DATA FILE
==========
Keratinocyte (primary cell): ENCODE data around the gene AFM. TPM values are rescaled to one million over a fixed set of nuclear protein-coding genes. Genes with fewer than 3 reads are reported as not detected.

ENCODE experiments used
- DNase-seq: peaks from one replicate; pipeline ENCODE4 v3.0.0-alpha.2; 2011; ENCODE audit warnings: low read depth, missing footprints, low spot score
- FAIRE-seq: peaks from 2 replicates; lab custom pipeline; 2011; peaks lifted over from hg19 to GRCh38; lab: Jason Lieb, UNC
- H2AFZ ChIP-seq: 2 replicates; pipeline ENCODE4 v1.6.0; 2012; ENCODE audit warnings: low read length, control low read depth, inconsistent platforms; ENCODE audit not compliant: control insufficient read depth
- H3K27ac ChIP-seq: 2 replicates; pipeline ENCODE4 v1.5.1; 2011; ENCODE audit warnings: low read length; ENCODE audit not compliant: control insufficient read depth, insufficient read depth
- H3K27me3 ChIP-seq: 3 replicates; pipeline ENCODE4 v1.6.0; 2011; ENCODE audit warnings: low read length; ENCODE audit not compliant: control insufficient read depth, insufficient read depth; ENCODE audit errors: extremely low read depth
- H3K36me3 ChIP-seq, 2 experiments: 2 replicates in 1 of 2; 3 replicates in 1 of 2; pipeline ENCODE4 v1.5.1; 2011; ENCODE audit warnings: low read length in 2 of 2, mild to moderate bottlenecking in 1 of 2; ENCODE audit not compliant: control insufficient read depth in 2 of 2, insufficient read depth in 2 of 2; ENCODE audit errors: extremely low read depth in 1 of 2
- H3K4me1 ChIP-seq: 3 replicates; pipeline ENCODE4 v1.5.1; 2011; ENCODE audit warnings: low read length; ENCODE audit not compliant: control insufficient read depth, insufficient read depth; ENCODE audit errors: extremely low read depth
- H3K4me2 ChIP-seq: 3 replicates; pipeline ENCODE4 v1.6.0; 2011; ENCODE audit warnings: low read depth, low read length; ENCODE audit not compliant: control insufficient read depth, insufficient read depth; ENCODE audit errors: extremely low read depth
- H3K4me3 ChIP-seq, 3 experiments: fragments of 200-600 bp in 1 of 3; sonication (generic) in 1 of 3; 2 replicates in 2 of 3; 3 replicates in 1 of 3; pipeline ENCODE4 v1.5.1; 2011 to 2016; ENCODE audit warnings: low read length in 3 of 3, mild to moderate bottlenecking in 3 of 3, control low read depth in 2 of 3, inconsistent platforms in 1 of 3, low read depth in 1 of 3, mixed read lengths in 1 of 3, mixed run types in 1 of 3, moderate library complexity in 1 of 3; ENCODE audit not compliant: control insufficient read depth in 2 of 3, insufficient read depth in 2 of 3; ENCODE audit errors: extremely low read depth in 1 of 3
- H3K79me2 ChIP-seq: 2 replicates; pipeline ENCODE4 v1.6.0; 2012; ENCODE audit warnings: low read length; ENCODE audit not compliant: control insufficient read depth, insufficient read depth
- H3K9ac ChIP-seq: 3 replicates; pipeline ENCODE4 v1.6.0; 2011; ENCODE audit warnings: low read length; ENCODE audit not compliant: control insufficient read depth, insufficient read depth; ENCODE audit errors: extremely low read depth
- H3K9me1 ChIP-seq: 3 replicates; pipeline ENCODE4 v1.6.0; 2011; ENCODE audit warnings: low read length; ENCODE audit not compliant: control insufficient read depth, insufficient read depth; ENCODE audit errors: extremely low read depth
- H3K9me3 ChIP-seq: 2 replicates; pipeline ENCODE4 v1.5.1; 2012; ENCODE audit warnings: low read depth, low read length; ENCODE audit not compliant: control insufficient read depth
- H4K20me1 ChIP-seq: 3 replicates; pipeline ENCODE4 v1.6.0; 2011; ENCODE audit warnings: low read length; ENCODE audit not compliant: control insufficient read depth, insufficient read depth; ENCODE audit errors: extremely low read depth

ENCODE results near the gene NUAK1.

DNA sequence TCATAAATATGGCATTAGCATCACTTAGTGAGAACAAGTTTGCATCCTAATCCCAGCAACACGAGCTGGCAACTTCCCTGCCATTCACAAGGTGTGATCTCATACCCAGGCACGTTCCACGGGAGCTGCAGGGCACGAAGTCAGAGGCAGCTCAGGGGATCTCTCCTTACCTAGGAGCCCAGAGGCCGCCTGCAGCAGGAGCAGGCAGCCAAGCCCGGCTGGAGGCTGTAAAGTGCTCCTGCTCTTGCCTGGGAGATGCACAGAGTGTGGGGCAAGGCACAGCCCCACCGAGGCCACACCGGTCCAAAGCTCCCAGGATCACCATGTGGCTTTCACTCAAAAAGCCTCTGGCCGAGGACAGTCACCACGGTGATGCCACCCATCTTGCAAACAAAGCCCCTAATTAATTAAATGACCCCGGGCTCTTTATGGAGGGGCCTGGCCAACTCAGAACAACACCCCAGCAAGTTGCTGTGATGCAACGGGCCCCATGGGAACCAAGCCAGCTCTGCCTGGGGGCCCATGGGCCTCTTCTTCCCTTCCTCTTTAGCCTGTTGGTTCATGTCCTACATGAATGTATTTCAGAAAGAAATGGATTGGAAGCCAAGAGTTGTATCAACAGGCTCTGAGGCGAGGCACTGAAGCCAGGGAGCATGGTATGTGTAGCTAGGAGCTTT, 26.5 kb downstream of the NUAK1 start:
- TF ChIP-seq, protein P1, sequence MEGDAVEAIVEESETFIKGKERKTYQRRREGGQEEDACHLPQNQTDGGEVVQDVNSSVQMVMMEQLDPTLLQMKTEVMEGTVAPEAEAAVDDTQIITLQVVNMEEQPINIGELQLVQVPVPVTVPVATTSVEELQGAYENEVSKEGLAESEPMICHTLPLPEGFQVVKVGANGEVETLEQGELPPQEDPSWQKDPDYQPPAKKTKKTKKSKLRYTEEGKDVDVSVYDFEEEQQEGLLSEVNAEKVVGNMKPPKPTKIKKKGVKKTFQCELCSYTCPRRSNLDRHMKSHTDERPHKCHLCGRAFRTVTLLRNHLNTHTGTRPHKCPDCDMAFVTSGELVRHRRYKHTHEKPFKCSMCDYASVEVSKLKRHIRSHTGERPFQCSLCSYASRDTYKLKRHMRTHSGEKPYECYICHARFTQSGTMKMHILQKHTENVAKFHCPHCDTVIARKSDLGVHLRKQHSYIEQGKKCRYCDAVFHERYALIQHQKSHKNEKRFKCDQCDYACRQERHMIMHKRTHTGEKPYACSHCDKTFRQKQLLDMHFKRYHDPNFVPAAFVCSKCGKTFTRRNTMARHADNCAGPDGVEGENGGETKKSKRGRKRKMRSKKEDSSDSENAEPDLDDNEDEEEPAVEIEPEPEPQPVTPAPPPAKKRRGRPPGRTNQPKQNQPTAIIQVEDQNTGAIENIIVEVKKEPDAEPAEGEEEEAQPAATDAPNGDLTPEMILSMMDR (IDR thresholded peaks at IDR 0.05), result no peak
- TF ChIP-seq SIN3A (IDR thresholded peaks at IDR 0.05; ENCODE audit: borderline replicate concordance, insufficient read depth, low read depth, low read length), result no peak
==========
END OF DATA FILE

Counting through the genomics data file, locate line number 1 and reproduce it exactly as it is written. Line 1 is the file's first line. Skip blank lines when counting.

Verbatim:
Keratinocyte (primary cell): ENCODE data around the gene AFM. TPM values are rescaled to one million over a fixed set of nuclear protein-coding genes. Genes with fewer than 3 reads are reported as not detected.